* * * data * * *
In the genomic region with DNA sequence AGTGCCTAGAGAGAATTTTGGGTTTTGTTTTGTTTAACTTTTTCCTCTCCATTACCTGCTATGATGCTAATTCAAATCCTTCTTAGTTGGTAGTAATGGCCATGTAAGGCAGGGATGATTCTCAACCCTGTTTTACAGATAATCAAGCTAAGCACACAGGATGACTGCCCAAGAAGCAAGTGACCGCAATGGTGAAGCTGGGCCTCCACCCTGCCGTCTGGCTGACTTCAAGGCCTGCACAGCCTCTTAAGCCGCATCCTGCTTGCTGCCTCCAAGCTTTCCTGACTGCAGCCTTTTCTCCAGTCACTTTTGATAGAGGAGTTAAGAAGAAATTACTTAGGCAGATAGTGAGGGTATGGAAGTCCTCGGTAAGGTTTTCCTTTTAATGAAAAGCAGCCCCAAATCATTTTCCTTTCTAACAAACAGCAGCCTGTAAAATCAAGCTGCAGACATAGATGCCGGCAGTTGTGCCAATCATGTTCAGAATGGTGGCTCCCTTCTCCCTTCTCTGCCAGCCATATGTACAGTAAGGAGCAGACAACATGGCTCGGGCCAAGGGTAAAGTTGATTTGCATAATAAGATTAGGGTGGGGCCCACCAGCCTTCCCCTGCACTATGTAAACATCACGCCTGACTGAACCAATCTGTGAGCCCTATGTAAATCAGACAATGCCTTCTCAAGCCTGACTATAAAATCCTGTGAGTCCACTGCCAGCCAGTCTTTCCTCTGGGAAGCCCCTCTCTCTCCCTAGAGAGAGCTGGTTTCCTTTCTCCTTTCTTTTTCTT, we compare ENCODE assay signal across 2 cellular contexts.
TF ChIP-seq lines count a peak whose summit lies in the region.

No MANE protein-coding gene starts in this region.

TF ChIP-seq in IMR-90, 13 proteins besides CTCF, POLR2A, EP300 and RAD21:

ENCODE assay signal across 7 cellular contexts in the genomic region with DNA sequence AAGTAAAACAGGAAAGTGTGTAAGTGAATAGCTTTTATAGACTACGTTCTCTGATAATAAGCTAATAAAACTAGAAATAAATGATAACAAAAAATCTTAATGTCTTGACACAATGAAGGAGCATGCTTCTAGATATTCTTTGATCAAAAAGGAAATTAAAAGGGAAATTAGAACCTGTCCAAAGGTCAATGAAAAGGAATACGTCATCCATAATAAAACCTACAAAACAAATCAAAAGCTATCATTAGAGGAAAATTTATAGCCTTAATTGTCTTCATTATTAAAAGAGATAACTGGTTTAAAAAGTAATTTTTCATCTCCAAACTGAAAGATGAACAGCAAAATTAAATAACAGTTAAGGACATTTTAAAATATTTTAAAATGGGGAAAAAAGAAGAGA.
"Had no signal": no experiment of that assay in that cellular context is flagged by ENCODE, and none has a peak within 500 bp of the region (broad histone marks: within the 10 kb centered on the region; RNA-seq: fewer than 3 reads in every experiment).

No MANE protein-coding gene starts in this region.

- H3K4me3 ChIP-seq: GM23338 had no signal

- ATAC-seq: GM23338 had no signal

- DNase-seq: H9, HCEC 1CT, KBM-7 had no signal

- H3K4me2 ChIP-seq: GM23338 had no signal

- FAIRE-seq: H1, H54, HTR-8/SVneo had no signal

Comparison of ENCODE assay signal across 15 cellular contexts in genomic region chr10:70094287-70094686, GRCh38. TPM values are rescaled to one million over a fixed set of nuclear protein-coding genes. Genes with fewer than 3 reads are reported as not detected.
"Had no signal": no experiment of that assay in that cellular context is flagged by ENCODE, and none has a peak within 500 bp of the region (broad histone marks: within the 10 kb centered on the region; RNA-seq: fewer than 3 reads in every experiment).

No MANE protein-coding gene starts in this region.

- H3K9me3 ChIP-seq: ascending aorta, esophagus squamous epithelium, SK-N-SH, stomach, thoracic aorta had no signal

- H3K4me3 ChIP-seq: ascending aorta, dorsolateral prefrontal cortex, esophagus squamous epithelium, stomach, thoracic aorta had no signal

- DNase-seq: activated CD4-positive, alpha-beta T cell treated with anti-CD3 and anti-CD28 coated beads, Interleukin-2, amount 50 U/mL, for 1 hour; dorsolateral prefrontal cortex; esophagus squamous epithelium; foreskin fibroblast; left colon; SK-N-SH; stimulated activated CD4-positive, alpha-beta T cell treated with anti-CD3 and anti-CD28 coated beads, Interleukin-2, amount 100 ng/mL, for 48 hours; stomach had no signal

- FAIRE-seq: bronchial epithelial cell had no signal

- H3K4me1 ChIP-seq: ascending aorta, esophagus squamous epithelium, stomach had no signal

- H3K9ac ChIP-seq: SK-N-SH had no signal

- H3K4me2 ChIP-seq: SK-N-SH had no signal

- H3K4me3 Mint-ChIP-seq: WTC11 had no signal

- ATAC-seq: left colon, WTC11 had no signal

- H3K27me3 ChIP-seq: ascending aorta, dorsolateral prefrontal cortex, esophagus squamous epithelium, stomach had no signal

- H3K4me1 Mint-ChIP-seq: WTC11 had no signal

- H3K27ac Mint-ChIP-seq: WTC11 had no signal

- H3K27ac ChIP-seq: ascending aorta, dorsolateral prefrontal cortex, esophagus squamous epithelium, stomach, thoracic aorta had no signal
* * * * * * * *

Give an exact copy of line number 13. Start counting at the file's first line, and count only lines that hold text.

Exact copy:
Comparison of ENCODE assay signal across 15 cellular contexts in genomic region chr10:70094287-70094686, GRCh38. TPM values are rescaled to one million over a fixed set of nuclear protein-coding genes. Genes with fewer than 3 reads are reported as not detected.